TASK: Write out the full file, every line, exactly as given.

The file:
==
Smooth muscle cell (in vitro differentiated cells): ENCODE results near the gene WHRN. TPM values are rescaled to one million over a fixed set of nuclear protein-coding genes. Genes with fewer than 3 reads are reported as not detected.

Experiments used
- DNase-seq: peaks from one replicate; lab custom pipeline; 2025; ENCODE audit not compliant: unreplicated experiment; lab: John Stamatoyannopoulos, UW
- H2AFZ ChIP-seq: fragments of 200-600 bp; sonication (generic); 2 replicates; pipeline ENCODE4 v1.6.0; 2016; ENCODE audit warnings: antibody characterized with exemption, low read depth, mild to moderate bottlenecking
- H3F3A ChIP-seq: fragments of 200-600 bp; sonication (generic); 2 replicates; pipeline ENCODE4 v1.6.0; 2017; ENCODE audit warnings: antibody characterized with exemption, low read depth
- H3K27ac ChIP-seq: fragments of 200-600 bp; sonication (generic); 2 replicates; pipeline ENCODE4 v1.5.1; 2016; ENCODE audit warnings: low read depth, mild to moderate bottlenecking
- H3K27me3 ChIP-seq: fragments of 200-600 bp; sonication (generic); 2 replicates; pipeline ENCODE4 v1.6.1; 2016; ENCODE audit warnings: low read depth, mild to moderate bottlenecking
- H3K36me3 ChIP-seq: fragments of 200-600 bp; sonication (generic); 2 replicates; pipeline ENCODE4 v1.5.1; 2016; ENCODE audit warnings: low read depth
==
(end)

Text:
Smooth muscle cell (in vitro differentiated cells): ENCODE results near the gene WHRN. TPM values are rescaled to one million over a fixed set of nuclear protein-coding genes. Genes with fewer than 3 reads are reported as not detected.

Experiments used
- DNase-seq: peaks from one replicate; lab custom pipeline; 2025; ENCODE audit not compliant: unreplicated experiment; lab: John Stamatoyannopoulos, UW
- H2AFZ ChIP-seq: fragments of 200-600 bp; sonication (generic); 2 replicates; pipeline ENCODE4 v1.6.0; 2016; ENCODE audit warnings: antibody characterized with exemption, low read depth, mild to moderate bottlenecking
- H3F3A ChIP-seq: fragments of 200-600 bp; sonication (generic); 2 replicates; pipeline ENCODE4 v1.6.0; 2017; ENCODE audit warnings: antibody characterized with exemption, low read depth
- H3K27ac ChIP-seq: fragments of 200-600 bp; sonication (generic); 2 replicates; pipeline ENCODE4 v1.5.1; 2016; ENCODE audit warnings: low read depth, mild to moderate bottlenecking
- H3K27me3 ChIP-seq: fragments of 200-600 bp; sonication (generic); 2 replicates; pipeline ENCODE4 v1.6.1; 2016; ENCODE audit warnings: low read depth, mild to moderate bottlenecking
- H3K36me3 ChIP-seq: fragments of 200-600 bp; sonication (generic); 2 replicates; pipeline ENCODE4 v1.5.1; 2016; ENCODE audit warnings: low read depth